New York requires notice of the right to file for unemployment benefits

On 14 September 2023, Governor Hochul signed legislation SB 4878-A/A. 398-A, requiring employers to provide a written notice of the right to file for unemployment benefits to any employee whose employment has been terminated or whose scheduled working hours have been reduced.

The notice must be given at the time of the permanent or indefinite separation from employment, reduction in hours, temporary separation and any other interruption of continued employment that results in total or partial unemployment. It must be provided in writing on a form provided or approved by the department and include the employer’s name and registration number and contact address.  

New York issues guidance on pay transparency law

As of 17 September 2023, New York’s pay transparency law requires New York State businesses with four or more employees to list compensation ranges for designated job opportunities, promotions, and transfers that can or will be performed at least in part in New York or that report to a supervisor or office in New York State.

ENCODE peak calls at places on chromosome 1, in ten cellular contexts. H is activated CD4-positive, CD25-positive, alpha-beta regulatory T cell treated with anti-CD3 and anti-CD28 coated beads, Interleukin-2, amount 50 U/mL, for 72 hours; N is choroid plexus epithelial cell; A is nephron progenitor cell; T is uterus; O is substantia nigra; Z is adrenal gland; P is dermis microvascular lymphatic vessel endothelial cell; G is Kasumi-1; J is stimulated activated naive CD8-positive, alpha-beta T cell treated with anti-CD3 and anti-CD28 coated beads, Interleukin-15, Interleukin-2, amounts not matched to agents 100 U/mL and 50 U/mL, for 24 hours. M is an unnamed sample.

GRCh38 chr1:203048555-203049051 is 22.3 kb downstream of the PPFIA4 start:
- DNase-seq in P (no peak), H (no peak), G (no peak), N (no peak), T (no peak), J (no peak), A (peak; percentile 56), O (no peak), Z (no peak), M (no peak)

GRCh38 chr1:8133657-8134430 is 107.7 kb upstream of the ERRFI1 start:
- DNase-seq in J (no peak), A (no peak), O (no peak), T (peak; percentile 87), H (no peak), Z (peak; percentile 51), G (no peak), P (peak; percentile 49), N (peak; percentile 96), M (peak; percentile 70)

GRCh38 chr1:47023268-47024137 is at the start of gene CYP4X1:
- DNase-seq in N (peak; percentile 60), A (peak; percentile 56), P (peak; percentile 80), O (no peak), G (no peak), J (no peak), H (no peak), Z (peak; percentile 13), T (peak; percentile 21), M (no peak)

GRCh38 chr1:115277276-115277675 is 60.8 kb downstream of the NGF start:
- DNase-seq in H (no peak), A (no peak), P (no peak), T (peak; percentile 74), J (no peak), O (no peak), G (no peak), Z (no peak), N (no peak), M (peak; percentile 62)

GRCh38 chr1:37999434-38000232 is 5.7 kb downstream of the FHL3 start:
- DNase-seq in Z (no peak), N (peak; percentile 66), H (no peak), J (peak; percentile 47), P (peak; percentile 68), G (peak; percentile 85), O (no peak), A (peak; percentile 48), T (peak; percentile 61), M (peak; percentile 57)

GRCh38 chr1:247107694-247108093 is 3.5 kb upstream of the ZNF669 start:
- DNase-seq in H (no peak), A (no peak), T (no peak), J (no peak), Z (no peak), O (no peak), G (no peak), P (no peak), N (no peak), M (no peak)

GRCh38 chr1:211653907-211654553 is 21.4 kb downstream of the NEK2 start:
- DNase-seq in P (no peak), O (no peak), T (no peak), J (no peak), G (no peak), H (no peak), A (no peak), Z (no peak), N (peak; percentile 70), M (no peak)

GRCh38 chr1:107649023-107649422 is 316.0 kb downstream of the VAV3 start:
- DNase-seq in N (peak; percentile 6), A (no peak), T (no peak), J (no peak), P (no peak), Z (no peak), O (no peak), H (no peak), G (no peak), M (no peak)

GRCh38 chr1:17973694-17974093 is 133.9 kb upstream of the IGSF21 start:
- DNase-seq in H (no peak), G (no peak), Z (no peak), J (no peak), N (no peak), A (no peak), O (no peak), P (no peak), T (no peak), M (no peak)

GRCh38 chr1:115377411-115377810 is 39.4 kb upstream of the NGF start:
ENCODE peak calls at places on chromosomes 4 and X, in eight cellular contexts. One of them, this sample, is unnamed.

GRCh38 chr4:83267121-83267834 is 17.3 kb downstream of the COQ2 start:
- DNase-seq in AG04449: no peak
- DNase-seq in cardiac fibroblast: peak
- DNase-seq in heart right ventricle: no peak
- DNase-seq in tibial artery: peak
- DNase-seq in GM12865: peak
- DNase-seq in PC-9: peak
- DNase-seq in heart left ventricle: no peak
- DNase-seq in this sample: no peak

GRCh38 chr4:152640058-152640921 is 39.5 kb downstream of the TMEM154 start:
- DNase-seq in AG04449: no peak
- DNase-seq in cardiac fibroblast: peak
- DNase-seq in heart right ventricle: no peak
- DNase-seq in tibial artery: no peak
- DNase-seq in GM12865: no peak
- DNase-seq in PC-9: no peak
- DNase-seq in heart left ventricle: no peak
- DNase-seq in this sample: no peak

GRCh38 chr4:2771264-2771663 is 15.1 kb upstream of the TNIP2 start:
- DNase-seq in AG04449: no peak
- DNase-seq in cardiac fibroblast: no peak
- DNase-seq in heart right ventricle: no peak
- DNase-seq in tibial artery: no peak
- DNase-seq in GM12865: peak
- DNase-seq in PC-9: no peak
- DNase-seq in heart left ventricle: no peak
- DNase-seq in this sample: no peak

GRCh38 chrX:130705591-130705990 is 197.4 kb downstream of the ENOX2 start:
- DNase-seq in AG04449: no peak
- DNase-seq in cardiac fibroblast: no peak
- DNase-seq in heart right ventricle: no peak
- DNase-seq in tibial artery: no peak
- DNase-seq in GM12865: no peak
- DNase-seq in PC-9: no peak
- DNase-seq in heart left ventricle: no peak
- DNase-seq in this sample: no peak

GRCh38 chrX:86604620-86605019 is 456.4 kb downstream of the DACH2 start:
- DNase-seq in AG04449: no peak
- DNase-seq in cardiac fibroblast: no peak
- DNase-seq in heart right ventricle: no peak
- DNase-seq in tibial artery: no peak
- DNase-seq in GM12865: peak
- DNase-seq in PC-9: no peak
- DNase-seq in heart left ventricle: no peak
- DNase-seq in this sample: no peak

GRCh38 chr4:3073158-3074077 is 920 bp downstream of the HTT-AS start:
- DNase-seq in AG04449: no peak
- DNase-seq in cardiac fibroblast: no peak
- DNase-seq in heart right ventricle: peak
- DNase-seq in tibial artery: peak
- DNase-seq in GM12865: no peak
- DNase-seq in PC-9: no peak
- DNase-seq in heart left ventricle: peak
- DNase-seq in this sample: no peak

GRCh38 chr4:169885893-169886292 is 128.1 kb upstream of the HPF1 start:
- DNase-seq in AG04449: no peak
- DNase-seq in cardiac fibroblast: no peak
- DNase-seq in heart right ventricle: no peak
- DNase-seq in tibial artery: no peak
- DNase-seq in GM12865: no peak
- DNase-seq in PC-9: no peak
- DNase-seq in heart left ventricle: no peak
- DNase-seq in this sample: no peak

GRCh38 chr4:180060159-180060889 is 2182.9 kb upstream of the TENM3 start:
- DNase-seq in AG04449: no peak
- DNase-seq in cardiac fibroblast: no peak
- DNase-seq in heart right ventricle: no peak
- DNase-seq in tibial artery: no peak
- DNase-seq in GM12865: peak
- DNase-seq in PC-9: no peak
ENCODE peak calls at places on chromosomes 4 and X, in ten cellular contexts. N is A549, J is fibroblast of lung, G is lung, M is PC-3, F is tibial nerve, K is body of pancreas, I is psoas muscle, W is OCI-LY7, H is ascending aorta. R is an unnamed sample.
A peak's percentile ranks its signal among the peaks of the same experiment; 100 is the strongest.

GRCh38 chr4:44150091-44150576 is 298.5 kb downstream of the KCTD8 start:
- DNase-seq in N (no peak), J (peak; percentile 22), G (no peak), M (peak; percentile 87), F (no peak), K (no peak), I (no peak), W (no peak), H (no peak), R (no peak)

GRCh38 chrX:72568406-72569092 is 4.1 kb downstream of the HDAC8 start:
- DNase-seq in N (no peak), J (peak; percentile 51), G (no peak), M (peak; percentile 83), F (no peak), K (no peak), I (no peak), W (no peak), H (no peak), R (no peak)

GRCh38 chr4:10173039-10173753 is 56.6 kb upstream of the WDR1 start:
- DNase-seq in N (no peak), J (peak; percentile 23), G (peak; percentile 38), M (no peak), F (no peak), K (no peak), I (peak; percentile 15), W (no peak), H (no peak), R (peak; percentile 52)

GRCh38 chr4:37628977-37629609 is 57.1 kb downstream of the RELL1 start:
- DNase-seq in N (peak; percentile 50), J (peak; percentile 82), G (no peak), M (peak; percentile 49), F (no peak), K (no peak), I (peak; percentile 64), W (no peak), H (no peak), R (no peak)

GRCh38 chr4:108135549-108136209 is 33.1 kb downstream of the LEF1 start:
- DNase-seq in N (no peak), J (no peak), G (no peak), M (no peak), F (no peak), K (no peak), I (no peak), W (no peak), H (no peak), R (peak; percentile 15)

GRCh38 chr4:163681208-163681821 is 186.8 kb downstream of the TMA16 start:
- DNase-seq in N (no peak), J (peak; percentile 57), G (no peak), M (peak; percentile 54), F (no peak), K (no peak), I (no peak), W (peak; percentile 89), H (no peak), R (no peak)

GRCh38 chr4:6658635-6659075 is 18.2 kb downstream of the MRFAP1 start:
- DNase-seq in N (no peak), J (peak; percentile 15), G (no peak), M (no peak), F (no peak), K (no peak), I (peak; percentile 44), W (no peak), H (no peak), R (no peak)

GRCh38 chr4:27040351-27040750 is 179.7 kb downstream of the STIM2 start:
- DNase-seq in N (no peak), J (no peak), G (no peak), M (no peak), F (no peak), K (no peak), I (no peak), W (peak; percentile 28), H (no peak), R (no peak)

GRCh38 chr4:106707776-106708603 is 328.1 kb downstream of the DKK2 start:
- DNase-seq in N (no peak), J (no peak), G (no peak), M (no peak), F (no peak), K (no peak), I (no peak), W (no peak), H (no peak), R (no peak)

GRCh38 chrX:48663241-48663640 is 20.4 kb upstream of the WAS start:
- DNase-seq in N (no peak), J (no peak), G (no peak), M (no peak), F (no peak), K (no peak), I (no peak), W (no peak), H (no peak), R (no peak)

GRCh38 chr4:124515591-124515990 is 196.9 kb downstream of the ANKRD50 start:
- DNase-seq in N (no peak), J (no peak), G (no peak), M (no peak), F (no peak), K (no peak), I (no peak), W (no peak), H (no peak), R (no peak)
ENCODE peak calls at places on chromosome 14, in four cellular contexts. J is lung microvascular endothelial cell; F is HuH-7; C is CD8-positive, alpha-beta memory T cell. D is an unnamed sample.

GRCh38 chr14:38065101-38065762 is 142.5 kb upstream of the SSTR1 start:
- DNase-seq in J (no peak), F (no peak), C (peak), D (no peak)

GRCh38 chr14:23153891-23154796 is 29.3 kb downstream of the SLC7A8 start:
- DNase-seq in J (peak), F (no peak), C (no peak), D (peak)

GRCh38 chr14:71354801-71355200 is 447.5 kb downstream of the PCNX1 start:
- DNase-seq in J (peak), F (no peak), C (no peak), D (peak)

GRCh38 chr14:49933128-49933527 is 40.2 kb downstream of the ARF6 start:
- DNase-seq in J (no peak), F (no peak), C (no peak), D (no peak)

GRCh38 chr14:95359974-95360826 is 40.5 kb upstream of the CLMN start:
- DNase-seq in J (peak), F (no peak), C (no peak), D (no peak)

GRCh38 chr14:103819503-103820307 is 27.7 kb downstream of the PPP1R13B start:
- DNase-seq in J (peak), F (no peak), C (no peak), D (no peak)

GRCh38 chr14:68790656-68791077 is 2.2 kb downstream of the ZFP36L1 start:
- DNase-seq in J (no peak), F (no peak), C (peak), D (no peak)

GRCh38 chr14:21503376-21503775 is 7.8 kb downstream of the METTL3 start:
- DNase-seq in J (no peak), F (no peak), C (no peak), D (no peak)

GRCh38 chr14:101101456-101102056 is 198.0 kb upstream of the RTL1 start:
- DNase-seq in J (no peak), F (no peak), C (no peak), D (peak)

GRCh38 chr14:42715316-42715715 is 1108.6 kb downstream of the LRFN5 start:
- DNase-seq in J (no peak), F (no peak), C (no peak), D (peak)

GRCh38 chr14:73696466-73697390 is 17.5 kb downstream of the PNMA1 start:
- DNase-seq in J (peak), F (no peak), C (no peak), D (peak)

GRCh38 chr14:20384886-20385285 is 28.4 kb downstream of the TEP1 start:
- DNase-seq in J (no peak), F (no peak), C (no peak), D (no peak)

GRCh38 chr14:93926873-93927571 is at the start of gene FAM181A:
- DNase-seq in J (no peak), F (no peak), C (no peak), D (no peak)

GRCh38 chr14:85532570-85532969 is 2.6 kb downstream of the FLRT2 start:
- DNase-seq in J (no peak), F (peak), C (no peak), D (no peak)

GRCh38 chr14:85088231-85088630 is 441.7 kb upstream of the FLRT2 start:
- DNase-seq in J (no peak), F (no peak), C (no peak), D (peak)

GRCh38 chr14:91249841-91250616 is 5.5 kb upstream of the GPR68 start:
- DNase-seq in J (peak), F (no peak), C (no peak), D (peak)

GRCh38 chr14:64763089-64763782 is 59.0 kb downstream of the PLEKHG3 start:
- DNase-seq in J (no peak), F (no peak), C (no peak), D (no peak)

Proposed regulations were published on 13 September 2023, and are open to public comment until 13 November 2023. The New York State Department of Labour also issued employer guidance, including facts sheets and frequently asked questions.

New York raises salary threshold

On 15 September 2023, Governor Hochul signed SB 5572, which increases the weekly salary threshold in New York for exemption from state wage payment laws to USD1,300 from USD900, effective from 13 March 2024. The law applies to the executive, administrative, and professional employee exemption from state laws regulating direct deposit and pay frequency. 

New York bans captive audience meetings

Signed by Governor Hochul on 6 September 2023, and effective immediately, SB 4982 bars employers from terminating or otherwise retaliating against an individual for refusing to: